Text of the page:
Far East firms boost biz at film mart AFM becomes Asian occasion

Asian companies are responsible for the significant growth at this year’s American Film Market.

The number of Asian firms with suites at this year’s AFM is 61, up from eight just five years ago.

“The growth story is mostly from non-English language movies and non-English language companies,” AFM chief Jonathan Wolf said Wednesday. “They would not be here if these films did not travel and weren’t becoming increasingly accepted around the world,” he noted.

The AFM this year has swelled to 435 exhibitor companies from 421 in 2005, necessitating the use of another floor in Le Merigot Hotel, next door to the mart’s hub in the Loews. The number of screenings has also grown to 592 this frame from 389 in 2003 and 534 last year.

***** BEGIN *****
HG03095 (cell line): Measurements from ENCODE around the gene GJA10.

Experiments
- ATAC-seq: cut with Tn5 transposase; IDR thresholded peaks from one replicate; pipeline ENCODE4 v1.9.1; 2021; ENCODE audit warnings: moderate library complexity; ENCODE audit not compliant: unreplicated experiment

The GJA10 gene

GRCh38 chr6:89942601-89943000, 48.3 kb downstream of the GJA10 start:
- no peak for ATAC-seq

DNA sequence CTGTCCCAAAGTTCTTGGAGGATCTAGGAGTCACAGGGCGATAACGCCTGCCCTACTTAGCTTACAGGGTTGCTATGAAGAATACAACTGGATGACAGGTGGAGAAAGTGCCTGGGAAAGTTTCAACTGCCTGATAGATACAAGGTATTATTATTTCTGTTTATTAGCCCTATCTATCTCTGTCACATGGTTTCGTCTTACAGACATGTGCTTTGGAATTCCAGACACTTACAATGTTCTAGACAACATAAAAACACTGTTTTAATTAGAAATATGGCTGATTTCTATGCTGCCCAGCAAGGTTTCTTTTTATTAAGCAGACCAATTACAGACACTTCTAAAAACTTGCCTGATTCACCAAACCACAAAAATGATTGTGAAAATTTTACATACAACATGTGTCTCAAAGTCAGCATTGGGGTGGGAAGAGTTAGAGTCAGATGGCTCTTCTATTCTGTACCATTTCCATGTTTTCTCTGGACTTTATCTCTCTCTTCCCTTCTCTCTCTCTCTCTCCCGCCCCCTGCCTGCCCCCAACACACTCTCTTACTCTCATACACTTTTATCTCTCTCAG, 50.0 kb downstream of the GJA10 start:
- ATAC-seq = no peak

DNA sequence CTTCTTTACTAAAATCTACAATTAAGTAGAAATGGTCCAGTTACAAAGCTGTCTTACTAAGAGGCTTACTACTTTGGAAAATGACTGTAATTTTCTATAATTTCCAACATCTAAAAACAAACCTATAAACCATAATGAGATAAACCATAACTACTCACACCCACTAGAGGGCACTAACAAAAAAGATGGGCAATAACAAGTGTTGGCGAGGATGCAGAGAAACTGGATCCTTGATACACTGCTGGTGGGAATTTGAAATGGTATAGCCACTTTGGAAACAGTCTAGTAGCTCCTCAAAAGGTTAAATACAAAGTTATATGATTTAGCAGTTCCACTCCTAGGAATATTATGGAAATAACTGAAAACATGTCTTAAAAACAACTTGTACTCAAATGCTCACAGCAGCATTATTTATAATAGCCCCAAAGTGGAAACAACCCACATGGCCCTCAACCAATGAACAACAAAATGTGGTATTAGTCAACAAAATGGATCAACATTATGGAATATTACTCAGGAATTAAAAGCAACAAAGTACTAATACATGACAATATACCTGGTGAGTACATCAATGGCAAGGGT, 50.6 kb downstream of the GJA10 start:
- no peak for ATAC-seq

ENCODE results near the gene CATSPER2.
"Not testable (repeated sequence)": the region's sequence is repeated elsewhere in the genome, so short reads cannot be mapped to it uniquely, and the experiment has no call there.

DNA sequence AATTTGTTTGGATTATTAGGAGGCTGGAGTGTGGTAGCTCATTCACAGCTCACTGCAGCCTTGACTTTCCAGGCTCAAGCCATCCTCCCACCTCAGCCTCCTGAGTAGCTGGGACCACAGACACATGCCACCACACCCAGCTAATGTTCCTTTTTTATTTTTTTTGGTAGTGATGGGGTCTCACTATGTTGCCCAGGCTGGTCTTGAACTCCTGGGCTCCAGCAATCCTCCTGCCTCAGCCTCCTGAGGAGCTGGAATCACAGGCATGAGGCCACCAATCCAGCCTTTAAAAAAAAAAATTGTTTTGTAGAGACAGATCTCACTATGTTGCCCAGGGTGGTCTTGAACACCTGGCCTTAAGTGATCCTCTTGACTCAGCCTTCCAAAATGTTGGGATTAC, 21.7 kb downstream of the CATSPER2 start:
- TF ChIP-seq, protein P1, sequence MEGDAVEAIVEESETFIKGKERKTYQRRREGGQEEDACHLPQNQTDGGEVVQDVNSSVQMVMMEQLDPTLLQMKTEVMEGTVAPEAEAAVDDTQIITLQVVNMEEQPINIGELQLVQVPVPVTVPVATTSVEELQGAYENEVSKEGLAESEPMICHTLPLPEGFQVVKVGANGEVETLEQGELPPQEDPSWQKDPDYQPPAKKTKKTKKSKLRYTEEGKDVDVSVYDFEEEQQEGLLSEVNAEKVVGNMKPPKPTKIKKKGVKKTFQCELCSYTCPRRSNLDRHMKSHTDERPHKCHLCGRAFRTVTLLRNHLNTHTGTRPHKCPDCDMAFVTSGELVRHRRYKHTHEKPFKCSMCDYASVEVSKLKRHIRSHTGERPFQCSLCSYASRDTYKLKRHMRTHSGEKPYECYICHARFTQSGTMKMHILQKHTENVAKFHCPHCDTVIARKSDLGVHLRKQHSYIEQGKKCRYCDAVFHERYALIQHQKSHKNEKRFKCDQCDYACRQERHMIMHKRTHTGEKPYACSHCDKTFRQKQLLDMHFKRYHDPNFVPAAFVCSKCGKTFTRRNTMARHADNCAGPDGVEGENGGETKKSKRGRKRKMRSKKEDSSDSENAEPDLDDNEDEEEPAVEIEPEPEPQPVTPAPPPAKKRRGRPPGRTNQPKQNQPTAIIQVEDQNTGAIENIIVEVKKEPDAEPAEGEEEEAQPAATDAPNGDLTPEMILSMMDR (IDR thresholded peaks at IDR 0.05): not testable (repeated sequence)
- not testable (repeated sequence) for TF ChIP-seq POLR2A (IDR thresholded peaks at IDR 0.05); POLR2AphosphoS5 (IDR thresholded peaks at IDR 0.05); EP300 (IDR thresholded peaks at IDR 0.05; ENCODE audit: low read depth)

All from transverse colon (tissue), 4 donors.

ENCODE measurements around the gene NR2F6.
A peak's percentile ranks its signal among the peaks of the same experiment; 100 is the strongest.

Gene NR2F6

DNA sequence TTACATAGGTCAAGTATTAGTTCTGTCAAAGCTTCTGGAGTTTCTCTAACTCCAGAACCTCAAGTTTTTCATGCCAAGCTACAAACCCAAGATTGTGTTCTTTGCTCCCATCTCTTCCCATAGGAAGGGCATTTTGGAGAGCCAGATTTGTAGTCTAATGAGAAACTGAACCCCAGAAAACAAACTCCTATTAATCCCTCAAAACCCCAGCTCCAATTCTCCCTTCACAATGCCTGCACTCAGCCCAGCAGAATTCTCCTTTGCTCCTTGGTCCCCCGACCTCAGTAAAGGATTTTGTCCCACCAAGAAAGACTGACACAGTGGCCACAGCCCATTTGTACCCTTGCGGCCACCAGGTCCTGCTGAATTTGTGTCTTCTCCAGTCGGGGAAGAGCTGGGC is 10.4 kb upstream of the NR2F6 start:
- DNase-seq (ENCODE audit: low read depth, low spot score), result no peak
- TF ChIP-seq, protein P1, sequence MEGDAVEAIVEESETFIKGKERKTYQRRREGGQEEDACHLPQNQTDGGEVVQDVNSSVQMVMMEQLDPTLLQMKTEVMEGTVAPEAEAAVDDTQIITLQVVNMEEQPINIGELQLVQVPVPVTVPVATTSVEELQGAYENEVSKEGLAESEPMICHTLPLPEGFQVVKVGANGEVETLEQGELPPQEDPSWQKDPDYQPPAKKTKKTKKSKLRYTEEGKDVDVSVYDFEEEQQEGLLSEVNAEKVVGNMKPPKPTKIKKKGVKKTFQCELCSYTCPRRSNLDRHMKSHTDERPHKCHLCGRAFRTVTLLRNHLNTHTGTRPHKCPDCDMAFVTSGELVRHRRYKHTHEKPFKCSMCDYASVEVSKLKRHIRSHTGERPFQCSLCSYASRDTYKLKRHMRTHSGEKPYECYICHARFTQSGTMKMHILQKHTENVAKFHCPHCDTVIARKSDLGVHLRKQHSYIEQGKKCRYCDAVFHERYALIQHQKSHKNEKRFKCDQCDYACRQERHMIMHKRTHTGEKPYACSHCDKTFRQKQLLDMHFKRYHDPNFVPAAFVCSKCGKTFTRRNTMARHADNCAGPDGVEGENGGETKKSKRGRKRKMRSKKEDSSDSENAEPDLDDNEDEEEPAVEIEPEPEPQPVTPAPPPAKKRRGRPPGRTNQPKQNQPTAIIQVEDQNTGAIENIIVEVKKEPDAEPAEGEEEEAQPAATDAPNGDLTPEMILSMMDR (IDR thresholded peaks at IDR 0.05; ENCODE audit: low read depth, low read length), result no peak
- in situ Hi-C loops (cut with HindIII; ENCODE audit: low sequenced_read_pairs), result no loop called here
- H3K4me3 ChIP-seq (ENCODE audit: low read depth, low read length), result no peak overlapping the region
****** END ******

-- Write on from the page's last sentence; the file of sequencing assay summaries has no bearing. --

Jean Prewitt, prexy-chief exec of AFM organizer the Independent Film & Television Alliance, said the volume of business being done by IFTA members has increased 6%-10% over the last year. “This really shows the strength if the indie business,” Prewitt said.

IFTA membership has grown to a similar extent, and org welcomed Meridian Films of Shanghai as its most recent member company. At the last board meeting, Hong Kong’s Albert Lee was elected to the board.

“We are also getting incredible interest this year from governments and NGOs. There is a really important delegation from China coming to the market this week to meet their opposite numbers in the business and to talk co-productions in China,” Prewitt said. Other Asian delegations at AFM include Korea Trade Investment Promotion Agency, Japan External Trade Organization and India’s National Film Development Corp.

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